How Do You Determine If You Have a Case for Medical Malpractice?

female doctor comforting female patient after bad news

Medical malpractice cases involve their own unique sets of circumstances, facts, and parties. No two cases are identical. Assessing whether or not a case has merit is a difficult and complicated process. Because of the nature of medical malpractice cases, both a legal and medical analysis are required in order to not only assess the potential viability of a claim but also to prove that negligence occurred in a court of law.

It is important to note that not every bad medical outcome is grounds for a medical malpractice case. While modern medicine provides many patients with better health and longer lives, it also presents inherent risks and potential for harm, even for procedures or treatments that are considered routine. Past medical histories and unforeseen complications can pose a threat to a positive outcome. This reality is important to remember when trying to determine if you may have a medical malpractice case.

In this blog, we’ll cover the fundamental elements many patients consider when trying to determine if they were a victim of medical malpractice. In order to fully assess whether or not you have a case, however, we strongly suggest that you contact a medical malpractice lawyer immediately. A lawyer can review the information available to make an informed determination about your case. They can obtain and review your medical records, analyze the facts of the case, and determine whether a medical provider was likely negligent. They will take into consideration a wide variety of variables like the applicable statute of limitations, any Province-specific procedural rules and regulations, the type of injury sustained, the likelihood for recovery, and past and future financial losses.

Common Reasons Why People File Medical Malpractice Claims

The types of medical malpractice cases vary widely. Types of cases that occur in Canada include:

It is important to note that negligence could occur at various stages in a patient’s treatment and by various medical providers. One medical malpractice case may include allegations of negligence committed by a doctor, nurse, pharmacist, laboratory technician, and hospital or several or all of them.

Determining the Statute of Limitations

Because time is of the essence when filing a medical malpractice case, the first thing you need to be aware of is the applicable statute of limitations. The statute of limitations determines how much time you have to file a lawsuit. In Canada, each province has their own specific statutes, but most allow for two years to commence your claim. That two-year time period begins running as soon as you become aware that a medical professional’s negligence may have caused your injury or the date a reasonable person should have known. In some provinces, the two-year limitation may begin running as soon as the patient-doctor relationship is established. The most notable exception to the two-year statute is in birth injury cases. In those cases, the two-year statute begins after the child reaches the age of majority, which varies by province, but is typically either 18 or 19. Medical negligence cases are especially complex in determining the statute of limitations because victims sometimes aren’t aware that their injuries were the result of medical negligence, or the injury does not occur immediately, as is the case with missed or delayed diagnosis cases.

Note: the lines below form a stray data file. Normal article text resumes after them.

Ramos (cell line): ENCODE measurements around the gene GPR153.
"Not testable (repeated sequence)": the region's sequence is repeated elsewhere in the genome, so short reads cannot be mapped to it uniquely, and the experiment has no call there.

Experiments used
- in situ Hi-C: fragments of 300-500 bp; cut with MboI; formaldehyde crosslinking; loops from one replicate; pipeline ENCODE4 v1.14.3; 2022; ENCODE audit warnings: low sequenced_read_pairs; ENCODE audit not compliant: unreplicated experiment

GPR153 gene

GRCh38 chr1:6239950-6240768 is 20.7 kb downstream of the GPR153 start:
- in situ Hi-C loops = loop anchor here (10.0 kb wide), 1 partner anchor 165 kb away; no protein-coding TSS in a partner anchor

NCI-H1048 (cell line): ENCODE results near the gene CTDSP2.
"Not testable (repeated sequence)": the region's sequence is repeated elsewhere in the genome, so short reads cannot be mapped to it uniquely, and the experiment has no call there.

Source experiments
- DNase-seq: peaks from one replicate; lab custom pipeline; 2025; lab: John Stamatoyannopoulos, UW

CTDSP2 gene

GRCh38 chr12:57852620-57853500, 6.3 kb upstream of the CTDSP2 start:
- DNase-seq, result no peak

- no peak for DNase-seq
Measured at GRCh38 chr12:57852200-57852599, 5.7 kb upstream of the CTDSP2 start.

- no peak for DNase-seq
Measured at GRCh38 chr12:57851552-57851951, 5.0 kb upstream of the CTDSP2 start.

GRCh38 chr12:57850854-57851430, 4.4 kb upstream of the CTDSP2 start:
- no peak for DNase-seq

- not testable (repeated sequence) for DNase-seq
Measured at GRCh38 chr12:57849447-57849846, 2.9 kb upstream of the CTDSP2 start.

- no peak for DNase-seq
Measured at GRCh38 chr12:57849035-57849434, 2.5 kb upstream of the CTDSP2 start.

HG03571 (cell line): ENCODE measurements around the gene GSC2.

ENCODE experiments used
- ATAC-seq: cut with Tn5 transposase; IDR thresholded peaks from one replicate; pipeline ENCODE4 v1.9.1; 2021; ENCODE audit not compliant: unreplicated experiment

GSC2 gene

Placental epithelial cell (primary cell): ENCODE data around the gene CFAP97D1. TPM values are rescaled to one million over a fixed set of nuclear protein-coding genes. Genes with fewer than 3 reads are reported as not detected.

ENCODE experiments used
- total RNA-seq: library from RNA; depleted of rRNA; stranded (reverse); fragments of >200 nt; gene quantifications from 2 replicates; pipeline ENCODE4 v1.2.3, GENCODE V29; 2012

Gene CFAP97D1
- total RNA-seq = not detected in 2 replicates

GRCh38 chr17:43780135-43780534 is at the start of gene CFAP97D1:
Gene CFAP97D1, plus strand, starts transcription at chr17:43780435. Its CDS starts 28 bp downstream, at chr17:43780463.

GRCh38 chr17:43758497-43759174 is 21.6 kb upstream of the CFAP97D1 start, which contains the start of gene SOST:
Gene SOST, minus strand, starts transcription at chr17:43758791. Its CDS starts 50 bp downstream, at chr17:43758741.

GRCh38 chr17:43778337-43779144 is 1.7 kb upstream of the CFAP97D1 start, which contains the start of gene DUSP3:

If you fail to file your claim before the statute of limitations runs, you’ll be forever barred from doing so. Determining the applicable statute of limitations can be nuanced and requires a lawyer’s expertise. It is vital to seek guidance from a qualified lawyer as soon as you become aware that you may have been the victim of medical negligence so that you don’t lose your right to file your claim. Seeking legal advice early on will allow your lawyers sufficient time to conduct a thorough review of the facts of your case and obtain any additional information needed.

Establishing Negligence Occurred

As discussed previously, not all negative outcomes constitute medical malpractice. In order for your injury to be considered the result of malpractice, you’ll need to establish that the medical provider was negligent. The basic fundamentals of establishing medical negligence include:

  • Establishing that a patient-medical professional relationship existed
  • Establishing that the medical professional owed you a duty of care
  • Establishing that the medical professional was negligent because they failed to provide you with the standard of care required

Who Is Responsible for the Negligence?

If you believe medical negligence has occurred, you’ll next need to consider which medical providers and/or institutions were responsible for the negligence. This will determine who should be named in the Notice of Civil Claim (the filing that will initiate your medical malpractice case.) It’s not just doctors who are sued for medical malpractice. Because the nature of medicine often calls for teams of medical professionals to provide treatment to a patient in a collaborative effort, medical malpractice cases can involve multiple members of a medical team.

Malpractice negligence claims may name these types of medical providers and facilities:

  • Primary care doctors
  • Specialists
  • Surgeons
  • Nurses and nursing assistants
  • Medical and laboratory technicians
  • Pharmacists
  • Midwives
  • Physical therapists
  • Hospitals
  • Psychiatric hospitals
  • Chiropractors and chiropractic offices
  • Pharmacies
  • Laboratories
  • Other healthcare facilities

Facilities are often named in medical negligence cases when an employee of theirs acted in a negligent way thus making them potentially responsible, at least in part, for the injuries a patient sustained. While multiple defendants may be named in a single medical malpractice case, it’s still imperative to establish if and how each of those defendants was negligent in your care and how their negligence caused or contributed to your injury.

Finding the Proof